First lines: ‘A boy has come to Machery. I think he might be an Angel.

Oathbreaker : A Prince Among Killers, by S. R. Vaught and J. B. Redmond (420 pages)  – This is the sequel to Oathbreaker : Assassin’s Apprentice. The apprentice is Aron, who with the help of his friends must battle the leaders who want to destroy the land.

First line: ‘In a time before written history, humans conquered Earth’s magical societies.

Kira : Shadow of the Dragon : Book One, by Kate O’Hearn (307 pages) – Kira is the daughter of a retired dragon knight. War is declared, and her family is taken away to serve the king. Kira and her sister are unmarried, which is a crime for all girls over the age of thirteen, so they are locked up. They escape! And there is a baby dragon also!

First line: ‘“I don’t want to get married!”

Where the Streets Had a Name, by Randa Abdel-Fattah (227 pages) – Thirteen-year-old Hayaat wants to bring her dying grandmother some soil from the garden she left behind many years ago. It’s only a few miles away, but to get to it Hayaat must cross to Jerusalem from Bethlehem, in the West Bank, and there’s a massive – and well-guarded – wall in the way.

First line: ‘It’s six-thirty in the morning.

Over the End Line, by Alfred C. Martino (304 pages) – Jonny and Kyle are best friends, although Kyle is like number one at soccer and popular at school. Jonny is neither of those things until he scores a winning goal at the county football champs. A blend of ‘fast-paced sports action … memorable characters, and … suspense in a powerful yet dark story of popularity, violence, and terror.’

First lines: ‘It’s morning. I’m awake. I wish I wasn’t.

Food, Girls, and Other Things I Can’t Have, by Allen Zadoff  (311 pages) – Andrew is fifteen and the second fattest kid in his sport-crazy high school. He falls for April, and decides to join the football squad. Not soccer! American football, where it might help to be heavy?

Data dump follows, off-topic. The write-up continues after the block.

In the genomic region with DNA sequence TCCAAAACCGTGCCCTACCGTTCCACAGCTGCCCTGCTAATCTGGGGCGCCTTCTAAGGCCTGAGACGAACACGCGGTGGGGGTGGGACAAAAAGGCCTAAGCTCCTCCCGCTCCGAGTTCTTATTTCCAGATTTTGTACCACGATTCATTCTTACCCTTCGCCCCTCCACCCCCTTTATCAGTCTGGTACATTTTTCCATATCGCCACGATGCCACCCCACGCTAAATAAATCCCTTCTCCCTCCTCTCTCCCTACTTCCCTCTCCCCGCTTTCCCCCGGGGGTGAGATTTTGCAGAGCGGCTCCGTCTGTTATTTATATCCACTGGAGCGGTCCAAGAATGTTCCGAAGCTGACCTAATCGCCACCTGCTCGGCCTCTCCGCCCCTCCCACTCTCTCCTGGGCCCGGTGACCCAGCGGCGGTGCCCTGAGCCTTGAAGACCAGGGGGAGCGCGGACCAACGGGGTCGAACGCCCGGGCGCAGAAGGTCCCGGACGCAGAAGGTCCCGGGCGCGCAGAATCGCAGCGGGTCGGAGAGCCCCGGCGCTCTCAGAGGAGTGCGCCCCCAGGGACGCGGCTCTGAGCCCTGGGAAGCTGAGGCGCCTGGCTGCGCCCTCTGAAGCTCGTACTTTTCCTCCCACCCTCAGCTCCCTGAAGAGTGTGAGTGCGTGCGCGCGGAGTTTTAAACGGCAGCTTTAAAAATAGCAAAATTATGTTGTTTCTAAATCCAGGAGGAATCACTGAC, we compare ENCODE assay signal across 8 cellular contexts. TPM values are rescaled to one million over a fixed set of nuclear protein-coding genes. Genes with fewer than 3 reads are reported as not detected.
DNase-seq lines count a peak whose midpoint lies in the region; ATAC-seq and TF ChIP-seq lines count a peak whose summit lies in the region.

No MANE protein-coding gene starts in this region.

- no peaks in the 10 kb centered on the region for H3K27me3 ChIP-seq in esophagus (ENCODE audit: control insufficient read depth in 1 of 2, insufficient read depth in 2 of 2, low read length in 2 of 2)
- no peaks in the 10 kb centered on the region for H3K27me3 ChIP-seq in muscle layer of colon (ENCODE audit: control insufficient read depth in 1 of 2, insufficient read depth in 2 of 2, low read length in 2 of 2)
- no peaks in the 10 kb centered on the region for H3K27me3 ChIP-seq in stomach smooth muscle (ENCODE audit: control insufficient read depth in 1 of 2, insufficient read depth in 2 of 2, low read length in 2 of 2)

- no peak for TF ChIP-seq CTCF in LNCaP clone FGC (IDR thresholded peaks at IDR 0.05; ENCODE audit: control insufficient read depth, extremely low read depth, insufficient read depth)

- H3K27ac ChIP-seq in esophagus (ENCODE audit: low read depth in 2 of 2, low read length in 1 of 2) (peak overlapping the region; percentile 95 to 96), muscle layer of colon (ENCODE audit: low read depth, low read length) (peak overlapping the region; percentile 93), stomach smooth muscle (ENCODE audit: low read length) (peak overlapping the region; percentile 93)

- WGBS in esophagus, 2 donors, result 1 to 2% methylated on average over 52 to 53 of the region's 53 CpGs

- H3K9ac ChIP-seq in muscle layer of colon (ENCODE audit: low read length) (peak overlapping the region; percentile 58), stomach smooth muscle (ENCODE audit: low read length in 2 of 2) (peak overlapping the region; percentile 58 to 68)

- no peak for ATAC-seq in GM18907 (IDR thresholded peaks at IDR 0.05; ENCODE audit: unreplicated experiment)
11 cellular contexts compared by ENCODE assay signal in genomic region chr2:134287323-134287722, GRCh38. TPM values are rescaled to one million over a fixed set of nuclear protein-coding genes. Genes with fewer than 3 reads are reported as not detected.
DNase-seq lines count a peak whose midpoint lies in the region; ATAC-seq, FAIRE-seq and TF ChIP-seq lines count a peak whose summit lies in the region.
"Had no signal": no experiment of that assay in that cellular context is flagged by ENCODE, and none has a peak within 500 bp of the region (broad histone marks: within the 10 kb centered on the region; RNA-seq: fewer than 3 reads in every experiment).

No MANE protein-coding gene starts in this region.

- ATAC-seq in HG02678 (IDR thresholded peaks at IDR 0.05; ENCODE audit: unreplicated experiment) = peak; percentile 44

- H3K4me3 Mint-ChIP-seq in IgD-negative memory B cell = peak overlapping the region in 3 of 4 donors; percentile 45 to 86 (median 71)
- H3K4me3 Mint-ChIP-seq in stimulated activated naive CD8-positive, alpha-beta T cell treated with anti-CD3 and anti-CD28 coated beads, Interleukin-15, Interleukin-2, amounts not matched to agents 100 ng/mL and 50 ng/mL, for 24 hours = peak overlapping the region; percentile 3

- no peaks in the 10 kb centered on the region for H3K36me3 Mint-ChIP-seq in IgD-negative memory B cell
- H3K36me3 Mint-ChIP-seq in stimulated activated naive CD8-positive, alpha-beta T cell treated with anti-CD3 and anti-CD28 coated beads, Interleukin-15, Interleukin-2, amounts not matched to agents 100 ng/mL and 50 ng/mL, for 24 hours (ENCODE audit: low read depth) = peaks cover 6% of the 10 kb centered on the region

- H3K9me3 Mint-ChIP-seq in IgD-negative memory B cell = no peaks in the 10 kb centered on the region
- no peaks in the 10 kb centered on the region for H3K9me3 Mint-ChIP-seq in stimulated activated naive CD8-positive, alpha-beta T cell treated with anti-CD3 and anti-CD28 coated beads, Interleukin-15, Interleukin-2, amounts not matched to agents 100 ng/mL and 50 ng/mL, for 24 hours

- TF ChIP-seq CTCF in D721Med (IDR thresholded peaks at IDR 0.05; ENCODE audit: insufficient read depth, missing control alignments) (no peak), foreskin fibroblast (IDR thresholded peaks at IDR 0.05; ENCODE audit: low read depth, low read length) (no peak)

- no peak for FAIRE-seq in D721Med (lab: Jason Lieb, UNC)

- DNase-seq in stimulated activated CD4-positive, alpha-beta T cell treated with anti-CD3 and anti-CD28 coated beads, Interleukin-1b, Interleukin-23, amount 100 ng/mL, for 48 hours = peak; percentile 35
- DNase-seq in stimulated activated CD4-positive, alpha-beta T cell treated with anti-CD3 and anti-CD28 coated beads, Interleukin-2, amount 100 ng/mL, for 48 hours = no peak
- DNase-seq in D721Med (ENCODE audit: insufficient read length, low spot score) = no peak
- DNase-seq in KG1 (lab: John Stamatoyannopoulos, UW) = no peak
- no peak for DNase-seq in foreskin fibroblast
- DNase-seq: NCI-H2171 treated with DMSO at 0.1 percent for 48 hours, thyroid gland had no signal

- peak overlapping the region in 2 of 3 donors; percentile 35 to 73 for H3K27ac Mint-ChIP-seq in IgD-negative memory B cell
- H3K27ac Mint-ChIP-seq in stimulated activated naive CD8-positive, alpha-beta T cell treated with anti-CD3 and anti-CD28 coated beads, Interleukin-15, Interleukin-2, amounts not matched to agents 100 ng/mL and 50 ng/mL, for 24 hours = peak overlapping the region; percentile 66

First lines: ‘My name is Andrew Zansky. I’m fifteen years old, and I weigh 307 pounds.

Beatle Meets Destiny, by Gabrielle Williams (290 pages)
Loving Richard Fernman, by Penny Tangey (199 pages)
Mama’s Song, by Ben Beaton (198 pages)

The First Few in a Really Huge Batch of New Books

There’s a truckload!

Geektastic: Stories from the Nerd Herd (400 pages) – as anticipated in this post, the collection of geek short stories is here. Fifteen stories in all, interspersed with comics, by some excellent writers.

First sentence (Holly Black and Cecil Castellucci): I awake tangled up in scratchy sheets with my head pounding and the taste of cheap alcohol and Tabasco still in my mouth.
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Strange Angels, Lili St. Crow (293 pages) – again, we hinted about this one here. The first book about Dru Anderson, a zombie-killing tough girl whose life is about to become dangerous and complicated.

First sentence: I didn’t tell Dad about Granmama’s white owl.
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Pretty Dead, Francesca Lia Block (195 pages) – Charlotte is a vampire. Jared is mortal, and “brooding” and “magnetic” to boot. Francesca Lia Block’s take on the gothic theme. Cassandra Clare says (winningly) on the cover: “An opulent, surreal world of strange beauty, sudden horror, and lush romance.”

First sentence: Teenage girls are powerful creatures.
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Sea Change, Aimee Friedman (290 pages) – Miranda leaves New York for an island holiday. But this is Selkie Island, and with a name like that it’s bound to be a weird place, with a strange history, spooky legends. And then there’s Leo.

First sentence: The waiting ferryboat – ivory-coloured and two-tiered – resembled a slice of cake.
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Girl in the Arena, Lise Haines (324 pages) – A satire on reality TV type shows – Lyn’s father is a gladiator, the top gladiator in the league, in fact. When he’s killed in competition the Gladiator Sports Association (GSA) decrees that Lyn must marry the gladiator who did it. Being independent-minded, Lyn isn’t going to take this lying down, even if that means having to enter the arena herself.

First sentence: In 1969 there was a young widower named Joseph Byers who lost his only child, Ned, to the war in Vietnam, when Ned tried to dodge the draft.
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Counter Clockwise, Jason Cockcroft (202 pages) – “What if time moved counter-clockwise?” the inside cover asks, which is the basic premise of this thriller. Nathan witnesses bizarre and disturbing things happening around him, like his father disappearing through a hole that appears in the bathroom wall. That’d wind you up.

First sentence: When Nathan’s father told him the news, his voice seemed lost in the quiet of the schoolroom – as though it didn’t belong, Nathan thought.
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Sun and Moon, Ice and Snow, Jessica Day George (317 pages) – based on East of the Sun, West of the Moon, a Nordic fairy tale. A woodcutter’s daughter agrees to accompany a bear to his castle. She thinks this is a good idea; I think not. Strange and terrible adventures unfold in the quest that ensues.